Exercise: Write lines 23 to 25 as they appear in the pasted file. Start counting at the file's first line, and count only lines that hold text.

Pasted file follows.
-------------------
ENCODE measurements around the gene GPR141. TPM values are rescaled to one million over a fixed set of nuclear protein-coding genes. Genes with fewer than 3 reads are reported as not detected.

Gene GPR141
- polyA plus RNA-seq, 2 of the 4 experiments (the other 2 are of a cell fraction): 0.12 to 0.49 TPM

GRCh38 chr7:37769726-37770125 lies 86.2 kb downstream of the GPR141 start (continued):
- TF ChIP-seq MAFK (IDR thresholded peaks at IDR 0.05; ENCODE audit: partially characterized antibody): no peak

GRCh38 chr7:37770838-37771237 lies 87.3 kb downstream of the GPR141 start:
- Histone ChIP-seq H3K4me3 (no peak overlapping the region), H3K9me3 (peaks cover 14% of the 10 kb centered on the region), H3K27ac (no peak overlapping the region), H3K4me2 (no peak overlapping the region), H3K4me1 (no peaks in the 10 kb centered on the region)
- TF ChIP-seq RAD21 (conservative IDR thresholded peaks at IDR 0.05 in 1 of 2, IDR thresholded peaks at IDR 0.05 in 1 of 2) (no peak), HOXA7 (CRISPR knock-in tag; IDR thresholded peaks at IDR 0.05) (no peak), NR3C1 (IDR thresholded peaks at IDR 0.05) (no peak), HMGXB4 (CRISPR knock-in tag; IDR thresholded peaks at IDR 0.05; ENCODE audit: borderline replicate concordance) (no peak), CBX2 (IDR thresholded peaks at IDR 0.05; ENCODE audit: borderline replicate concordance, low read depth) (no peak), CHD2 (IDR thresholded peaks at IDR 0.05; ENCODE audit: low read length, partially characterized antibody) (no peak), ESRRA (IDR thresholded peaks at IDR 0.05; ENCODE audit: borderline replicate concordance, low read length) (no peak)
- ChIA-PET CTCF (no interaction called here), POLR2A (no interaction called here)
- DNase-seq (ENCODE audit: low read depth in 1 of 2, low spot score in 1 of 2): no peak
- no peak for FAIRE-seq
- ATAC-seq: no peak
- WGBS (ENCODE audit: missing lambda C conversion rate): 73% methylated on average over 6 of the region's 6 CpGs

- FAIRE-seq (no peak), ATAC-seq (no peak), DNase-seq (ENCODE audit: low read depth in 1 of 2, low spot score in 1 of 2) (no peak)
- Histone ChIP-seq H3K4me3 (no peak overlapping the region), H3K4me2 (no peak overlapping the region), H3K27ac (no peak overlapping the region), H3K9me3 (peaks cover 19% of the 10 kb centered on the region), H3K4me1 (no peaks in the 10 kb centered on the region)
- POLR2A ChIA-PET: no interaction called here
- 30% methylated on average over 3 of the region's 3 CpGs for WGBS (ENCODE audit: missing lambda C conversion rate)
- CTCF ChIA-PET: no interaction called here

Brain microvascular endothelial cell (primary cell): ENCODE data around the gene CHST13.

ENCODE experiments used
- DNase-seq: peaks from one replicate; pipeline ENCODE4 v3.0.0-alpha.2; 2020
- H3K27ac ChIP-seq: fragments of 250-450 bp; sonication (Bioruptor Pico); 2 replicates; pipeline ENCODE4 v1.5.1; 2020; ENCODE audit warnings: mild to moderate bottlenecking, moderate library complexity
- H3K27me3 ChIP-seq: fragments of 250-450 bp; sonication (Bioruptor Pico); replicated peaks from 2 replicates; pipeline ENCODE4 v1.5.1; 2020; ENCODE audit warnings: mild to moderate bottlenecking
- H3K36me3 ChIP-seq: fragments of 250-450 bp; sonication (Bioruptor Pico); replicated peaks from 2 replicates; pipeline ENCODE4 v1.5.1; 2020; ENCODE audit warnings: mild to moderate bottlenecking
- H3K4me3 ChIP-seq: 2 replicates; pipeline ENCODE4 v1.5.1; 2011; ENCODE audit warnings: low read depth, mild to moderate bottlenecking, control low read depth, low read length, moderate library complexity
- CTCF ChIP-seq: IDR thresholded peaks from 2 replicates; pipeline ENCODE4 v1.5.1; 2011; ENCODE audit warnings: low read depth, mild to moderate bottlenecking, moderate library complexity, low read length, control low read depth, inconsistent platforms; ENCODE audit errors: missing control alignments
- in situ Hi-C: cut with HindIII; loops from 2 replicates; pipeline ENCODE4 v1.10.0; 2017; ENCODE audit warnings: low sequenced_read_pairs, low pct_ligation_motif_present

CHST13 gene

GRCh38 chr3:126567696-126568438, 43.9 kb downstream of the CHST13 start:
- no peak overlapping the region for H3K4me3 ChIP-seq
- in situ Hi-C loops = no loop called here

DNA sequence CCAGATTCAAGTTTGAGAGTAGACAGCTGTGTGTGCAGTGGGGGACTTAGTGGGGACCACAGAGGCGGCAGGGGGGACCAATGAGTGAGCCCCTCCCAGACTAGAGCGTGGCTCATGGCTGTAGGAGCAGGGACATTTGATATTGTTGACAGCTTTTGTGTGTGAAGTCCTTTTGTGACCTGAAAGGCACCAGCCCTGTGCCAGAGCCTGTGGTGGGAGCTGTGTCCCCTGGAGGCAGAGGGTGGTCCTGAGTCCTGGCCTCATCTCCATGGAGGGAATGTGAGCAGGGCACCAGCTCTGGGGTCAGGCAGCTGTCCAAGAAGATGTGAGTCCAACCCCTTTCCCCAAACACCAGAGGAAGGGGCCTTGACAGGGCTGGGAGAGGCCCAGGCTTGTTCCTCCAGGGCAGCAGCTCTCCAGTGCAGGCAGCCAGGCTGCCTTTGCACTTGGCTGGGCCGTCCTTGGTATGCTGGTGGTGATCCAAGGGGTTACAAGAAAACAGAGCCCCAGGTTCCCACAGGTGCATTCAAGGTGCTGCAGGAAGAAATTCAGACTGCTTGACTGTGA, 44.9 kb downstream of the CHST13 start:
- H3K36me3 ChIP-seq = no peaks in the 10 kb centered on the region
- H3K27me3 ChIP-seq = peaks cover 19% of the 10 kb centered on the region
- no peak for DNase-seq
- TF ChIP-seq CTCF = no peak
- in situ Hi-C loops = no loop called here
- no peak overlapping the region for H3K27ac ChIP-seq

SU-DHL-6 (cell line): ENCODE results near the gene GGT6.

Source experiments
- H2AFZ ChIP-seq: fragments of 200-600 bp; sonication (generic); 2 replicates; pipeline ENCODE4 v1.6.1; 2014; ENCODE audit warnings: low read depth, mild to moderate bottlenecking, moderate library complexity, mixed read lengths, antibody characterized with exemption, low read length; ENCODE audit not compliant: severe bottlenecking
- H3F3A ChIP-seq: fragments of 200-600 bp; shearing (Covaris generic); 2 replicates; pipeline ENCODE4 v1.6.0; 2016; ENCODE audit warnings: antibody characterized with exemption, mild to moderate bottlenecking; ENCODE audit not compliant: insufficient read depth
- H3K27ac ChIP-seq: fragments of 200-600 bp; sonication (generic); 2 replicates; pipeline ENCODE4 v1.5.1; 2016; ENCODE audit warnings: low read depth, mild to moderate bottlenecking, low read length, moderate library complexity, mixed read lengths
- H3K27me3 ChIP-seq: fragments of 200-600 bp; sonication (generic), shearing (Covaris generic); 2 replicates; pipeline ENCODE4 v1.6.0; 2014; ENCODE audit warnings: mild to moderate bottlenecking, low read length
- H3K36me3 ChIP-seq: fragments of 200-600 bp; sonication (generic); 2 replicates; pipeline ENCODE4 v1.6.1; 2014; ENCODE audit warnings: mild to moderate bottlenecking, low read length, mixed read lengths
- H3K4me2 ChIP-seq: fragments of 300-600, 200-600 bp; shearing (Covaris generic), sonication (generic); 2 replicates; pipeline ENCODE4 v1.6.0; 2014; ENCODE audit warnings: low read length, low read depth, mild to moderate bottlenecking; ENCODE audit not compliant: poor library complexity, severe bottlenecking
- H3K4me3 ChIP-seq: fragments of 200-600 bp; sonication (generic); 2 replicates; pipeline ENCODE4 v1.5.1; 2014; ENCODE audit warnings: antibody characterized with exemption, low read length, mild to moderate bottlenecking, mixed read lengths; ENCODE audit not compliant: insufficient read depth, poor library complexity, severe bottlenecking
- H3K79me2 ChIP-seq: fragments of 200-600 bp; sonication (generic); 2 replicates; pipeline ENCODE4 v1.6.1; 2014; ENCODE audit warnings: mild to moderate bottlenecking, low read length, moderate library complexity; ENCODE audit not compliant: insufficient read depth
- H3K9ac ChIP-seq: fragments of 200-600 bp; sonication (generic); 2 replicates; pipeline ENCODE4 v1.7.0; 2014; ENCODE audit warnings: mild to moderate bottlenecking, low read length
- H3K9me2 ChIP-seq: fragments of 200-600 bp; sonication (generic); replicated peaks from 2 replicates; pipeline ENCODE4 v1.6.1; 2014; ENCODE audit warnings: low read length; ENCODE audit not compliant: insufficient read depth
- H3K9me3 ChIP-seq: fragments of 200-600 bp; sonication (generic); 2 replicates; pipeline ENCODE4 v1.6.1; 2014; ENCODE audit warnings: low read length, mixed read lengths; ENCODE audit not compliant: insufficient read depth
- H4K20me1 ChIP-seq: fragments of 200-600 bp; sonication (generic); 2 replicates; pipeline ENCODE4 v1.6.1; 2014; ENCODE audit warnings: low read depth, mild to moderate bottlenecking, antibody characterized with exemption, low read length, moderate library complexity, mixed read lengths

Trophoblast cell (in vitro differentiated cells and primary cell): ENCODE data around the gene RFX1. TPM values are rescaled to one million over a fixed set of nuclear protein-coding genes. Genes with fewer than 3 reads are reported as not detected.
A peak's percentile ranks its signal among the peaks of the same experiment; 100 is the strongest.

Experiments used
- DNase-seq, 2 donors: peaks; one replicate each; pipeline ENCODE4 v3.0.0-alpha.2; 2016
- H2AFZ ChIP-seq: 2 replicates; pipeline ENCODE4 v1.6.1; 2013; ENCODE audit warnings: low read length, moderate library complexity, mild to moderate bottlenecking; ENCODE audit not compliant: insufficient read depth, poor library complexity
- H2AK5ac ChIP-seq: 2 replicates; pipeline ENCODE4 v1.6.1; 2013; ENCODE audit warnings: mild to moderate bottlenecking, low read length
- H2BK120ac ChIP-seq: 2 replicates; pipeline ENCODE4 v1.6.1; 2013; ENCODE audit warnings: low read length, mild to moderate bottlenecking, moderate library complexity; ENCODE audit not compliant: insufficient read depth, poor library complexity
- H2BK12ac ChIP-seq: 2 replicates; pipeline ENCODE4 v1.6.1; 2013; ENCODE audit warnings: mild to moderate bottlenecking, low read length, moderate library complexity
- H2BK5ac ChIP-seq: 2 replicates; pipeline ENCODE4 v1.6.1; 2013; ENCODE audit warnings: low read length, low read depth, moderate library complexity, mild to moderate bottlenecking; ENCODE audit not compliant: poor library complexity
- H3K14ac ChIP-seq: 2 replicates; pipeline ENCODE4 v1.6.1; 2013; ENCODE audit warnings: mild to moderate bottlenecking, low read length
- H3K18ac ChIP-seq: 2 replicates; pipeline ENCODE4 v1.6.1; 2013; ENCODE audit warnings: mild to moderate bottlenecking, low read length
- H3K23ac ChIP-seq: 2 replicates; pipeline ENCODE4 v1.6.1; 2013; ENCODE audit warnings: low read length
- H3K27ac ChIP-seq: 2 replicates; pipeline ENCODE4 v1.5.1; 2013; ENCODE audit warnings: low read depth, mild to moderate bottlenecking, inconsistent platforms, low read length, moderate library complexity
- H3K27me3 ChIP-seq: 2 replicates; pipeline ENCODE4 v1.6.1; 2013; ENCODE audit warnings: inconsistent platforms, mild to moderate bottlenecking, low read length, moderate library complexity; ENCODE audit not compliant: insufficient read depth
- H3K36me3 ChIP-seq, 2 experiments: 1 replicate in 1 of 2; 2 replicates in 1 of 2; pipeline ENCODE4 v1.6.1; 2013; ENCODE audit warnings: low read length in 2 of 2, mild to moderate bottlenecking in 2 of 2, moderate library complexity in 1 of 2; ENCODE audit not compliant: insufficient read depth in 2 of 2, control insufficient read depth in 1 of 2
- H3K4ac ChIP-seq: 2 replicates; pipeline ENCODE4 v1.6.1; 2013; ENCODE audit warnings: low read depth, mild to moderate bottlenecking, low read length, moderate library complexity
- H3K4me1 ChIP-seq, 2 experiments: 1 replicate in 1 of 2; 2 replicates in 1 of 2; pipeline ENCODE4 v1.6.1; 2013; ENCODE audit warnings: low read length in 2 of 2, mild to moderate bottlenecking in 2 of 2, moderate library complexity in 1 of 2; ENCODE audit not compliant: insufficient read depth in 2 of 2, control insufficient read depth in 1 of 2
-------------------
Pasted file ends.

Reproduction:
- H3K27me3 ChIP-seq: fragments of 250-450 bp; sonication (Bioruptor Pico); replicated peaks from 2 replicates; pipeline ENCODE4 v1.5.1; 2020; ENCODE audit warnings: mild to moderate bottlenecking
- H3K36me3 ChIP-seq: fragments of 250-450 bp; sonication (Bioruptor Pico); replicated peaks from 2 replicates; pipeline ENCODE4 v1.5.1; 2020; ENCODE audit warnings: mild to moderate bottlenecking
- H3K4me3 ChIP-seq: 2 replicates; pipeline ENCODE4 v1.5.1; 2011; ENCODE audit warnings: low read depth, mild to moderate bottlenecking, control low read depth, low read length, moderate library complexity